AT, Day 3, Sept. 14, 2008

Day 3, Sept. 14.
Caratunk, ( Route 201) to Bald Mountain Brook lean-to.
15 miles

Karen dropped off Auntie Mame, Certain and me at 8:30 this morning.  Mame put us  to our paces as she wasted no time in fast stepping the first two miles up to the start of Holly Brook.  This first run of the day was a gentle uphill of almost 6 miles through hardwood forest, then spruce and fir, to the Pleasant Pond Lean-to .  Eventually the rain started up, and never really left.  There were positive features to walking in the rain today.  First, we were all prepared.  Hey, I even put on my rain pants and rain jacket. Second, it was pretty warm out, so today we had warm rain, which is much better than even a low 50’s degree cold rain.
At 10:45 AM  I was sitting at the Pleasant Pond shelter with Mame and Certain where we found not just the 2008, but also the 2007 shelter registers.  I located my 2007 entry, surprised to see I was here at the exact same time as last year, 10:45 AM, but on Sept. 3.   It was a kick to read all the familiar names written in there:  Blue Sky Georgia Barbeque, Terrapin Flyer, Jeb, Lifetraveler ( “Life is good”). Couch ( rant about Alpine Strider), Tom B, Castinets, Thunder, Mike, Boo Boo, Rizzo. Unbelievable.
We snacked down before we started squishing back along the Trail.
Next we faced an immediate 1,000 foot elevation gain that took up the whole length of mile 6.  This piece was time consuming, as the rock ledges were smooth here, and wet with lichens of all textures and colors, the footpath tilting this way and that.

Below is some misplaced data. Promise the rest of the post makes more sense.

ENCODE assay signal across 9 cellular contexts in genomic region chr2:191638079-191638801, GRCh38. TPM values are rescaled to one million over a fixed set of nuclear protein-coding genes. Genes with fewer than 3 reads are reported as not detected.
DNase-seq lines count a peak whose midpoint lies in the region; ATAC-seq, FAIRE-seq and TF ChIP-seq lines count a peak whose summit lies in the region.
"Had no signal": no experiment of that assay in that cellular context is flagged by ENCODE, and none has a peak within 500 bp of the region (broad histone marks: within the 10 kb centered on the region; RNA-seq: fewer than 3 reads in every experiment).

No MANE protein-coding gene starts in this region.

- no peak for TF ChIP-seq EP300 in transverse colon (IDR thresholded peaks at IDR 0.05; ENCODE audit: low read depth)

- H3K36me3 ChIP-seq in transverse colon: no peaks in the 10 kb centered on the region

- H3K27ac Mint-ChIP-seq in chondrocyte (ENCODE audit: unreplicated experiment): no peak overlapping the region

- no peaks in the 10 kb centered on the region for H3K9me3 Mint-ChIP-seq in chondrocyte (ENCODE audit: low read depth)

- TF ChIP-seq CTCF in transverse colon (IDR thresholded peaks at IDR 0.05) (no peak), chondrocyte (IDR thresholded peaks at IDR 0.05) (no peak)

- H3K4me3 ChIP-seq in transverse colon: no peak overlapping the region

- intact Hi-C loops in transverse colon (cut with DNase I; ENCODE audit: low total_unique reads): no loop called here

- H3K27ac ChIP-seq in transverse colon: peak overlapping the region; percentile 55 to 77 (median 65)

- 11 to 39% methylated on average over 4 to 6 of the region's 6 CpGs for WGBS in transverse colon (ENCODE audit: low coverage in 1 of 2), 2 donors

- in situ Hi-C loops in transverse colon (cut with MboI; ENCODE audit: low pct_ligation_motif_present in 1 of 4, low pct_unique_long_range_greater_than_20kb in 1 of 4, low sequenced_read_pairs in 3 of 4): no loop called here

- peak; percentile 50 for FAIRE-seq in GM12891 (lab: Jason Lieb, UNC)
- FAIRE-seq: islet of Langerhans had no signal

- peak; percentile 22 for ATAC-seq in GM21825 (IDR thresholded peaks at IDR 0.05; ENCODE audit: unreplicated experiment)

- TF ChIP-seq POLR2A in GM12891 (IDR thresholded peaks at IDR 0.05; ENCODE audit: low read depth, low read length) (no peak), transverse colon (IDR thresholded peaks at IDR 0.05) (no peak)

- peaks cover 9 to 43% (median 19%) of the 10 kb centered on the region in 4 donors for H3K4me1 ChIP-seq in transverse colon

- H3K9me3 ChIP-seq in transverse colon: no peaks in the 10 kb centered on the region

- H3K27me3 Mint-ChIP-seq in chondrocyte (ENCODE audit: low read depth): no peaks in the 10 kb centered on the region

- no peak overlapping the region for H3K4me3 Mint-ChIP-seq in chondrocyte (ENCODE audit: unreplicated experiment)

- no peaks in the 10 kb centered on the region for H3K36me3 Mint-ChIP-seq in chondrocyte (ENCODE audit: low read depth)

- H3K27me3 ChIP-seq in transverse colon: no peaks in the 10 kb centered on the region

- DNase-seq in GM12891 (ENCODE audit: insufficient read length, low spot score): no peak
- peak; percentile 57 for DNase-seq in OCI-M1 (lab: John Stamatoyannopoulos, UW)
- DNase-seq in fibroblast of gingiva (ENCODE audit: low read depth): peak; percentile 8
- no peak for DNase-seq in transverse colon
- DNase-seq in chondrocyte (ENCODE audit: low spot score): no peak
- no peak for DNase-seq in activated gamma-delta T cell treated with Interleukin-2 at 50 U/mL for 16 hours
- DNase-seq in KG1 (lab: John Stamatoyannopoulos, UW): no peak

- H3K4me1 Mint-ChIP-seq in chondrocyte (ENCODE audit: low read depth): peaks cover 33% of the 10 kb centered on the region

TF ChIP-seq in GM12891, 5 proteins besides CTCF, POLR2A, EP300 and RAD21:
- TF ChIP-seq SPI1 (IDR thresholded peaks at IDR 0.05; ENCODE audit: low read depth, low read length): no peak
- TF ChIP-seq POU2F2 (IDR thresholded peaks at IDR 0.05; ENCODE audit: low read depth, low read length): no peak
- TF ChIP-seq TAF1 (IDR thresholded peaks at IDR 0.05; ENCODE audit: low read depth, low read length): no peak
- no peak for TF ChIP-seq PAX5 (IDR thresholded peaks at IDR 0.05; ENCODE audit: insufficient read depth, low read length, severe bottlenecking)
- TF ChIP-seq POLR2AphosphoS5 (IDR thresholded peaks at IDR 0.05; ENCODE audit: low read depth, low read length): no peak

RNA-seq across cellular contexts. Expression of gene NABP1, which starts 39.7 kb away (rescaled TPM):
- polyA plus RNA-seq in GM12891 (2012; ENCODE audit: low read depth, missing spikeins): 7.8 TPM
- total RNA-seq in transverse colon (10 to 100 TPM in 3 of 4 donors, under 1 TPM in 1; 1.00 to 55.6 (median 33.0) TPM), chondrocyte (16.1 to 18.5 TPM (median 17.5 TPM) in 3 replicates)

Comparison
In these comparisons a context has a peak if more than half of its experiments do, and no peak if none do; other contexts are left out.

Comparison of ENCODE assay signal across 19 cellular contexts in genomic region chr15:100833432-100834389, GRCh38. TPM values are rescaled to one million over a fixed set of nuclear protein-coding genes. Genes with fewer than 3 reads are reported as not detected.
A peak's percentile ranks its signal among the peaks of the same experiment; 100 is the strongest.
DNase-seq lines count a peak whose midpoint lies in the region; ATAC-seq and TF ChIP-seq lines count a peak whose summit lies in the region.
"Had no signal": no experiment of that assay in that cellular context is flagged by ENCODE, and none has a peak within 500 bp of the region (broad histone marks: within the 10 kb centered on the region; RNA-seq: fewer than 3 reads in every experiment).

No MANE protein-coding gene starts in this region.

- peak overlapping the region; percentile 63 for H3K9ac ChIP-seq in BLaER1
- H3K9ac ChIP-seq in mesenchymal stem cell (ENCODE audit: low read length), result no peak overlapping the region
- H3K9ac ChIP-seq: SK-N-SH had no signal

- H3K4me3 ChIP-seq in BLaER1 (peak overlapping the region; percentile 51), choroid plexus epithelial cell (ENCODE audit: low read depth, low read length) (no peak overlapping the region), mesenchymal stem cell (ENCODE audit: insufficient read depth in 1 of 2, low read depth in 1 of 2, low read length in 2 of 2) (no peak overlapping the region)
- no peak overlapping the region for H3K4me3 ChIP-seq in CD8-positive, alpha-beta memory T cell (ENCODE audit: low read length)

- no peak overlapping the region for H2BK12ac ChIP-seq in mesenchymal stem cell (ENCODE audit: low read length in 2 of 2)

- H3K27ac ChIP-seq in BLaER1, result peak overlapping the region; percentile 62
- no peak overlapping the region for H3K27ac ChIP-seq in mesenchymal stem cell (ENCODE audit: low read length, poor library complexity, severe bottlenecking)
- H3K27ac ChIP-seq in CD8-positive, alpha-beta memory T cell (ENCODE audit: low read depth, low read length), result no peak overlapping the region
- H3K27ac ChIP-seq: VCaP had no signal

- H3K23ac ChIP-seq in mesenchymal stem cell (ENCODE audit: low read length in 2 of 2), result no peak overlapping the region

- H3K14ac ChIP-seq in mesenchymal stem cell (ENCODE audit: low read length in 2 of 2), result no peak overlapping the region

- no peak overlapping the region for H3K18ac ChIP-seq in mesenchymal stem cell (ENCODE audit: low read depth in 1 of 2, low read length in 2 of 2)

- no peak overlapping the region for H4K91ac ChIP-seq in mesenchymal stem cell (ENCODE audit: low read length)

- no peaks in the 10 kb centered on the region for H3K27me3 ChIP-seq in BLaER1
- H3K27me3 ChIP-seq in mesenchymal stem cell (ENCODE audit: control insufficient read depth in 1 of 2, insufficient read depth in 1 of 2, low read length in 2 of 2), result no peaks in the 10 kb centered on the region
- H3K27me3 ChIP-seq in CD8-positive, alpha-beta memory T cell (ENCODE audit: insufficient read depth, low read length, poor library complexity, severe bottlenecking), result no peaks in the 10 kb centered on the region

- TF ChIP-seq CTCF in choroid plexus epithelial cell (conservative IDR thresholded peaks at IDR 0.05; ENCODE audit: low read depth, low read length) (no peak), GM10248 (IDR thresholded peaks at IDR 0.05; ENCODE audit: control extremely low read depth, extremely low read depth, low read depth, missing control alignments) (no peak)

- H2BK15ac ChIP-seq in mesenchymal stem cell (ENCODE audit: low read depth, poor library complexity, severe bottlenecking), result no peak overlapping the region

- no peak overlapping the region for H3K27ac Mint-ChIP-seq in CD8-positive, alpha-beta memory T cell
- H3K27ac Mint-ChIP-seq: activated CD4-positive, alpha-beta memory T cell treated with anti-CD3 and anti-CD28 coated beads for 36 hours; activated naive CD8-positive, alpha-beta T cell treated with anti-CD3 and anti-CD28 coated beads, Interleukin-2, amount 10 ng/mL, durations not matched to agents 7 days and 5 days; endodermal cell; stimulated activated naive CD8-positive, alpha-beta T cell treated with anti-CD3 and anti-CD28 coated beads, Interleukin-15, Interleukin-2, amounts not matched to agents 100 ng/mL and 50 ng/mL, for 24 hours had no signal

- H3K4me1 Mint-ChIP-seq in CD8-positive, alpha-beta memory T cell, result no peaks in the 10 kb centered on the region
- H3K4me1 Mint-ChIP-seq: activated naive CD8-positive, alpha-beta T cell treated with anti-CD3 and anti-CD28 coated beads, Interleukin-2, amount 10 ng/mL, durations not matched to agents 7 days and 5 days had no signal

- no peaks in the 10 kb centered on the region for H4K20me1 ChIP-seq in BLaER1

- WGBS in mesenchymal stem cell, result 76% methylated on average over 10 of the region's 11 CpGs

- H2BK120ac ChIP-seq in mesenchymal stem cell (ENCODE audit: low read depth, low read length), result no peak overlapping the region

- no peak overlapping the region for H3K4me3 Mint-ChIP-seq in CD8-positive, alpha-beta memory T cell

We dealt successfully with the slipperiness of the smooth rocks, which appeared like a huge pod of black whales, their mottled backs backs exposed to the air, moving steadily upstream all the way to the top of Pleasant Pond  Mountain.
We were doing the Careful Foot Placement Boogie all the way up and all the way down the other side. The wind really whipped the rain around at the summit.

Walking wet for the rest of the day,  we eventually reached the Moxie Pond Road, where Karen was parked and ready for a return to Bingham for the night.  I felt wet but good wet,  and decided to camp out, so I said my good byes and moved on another three miles to the Bald Mountain Brook lean to.  I can eat in restaurants anytime, and I had just enjoyed  last night with the trio in Bingham.  I was all set to stay out. The Trail only gained 500 feet over the three miles, which I managed to crank out in just over an hour.
After I reached the shelter, I went about the routine of settling in for the night.  I spent a good deal of time working up wet wood, but eventually succeeded in starting a decent cooking fire in my home made stove.  Tonight I feasted on dehydrated Chicken Curry that was super tasty and satisfying.  This dehydrating thing is the way to go, but it does take time at home for the preparation.
When I arrived at the lean to, there was just one south bounder doing a long section staying here, a young guy, out of college.  He had already picked up a good deal of info from his walk starting at Katahdin, but curiously, had no idea what I was talking about when I asked him what he thought of the spring at Potawadjo shelter in the Wilderness.  It is thought by many to be the best spring on the whole AT, a huge pool of cold clear clean flowing water.  It is one of my top 10  places on the AT and he didn’t even take the time to turn his head and check it out!
Three thru-hikers came in at the end of the day.  Initially, they were stand-offish, but I slowly wore them down and that they began to talk to me.  One of the ladies  apparently didn’t mind being soaked, “ I hope it rains to keep us cool.”   The middle aged fellow’s leg was really swollen from the knee to the ankle. I told him I thought he was experiencing edema, which needed to be checked out by a doctor.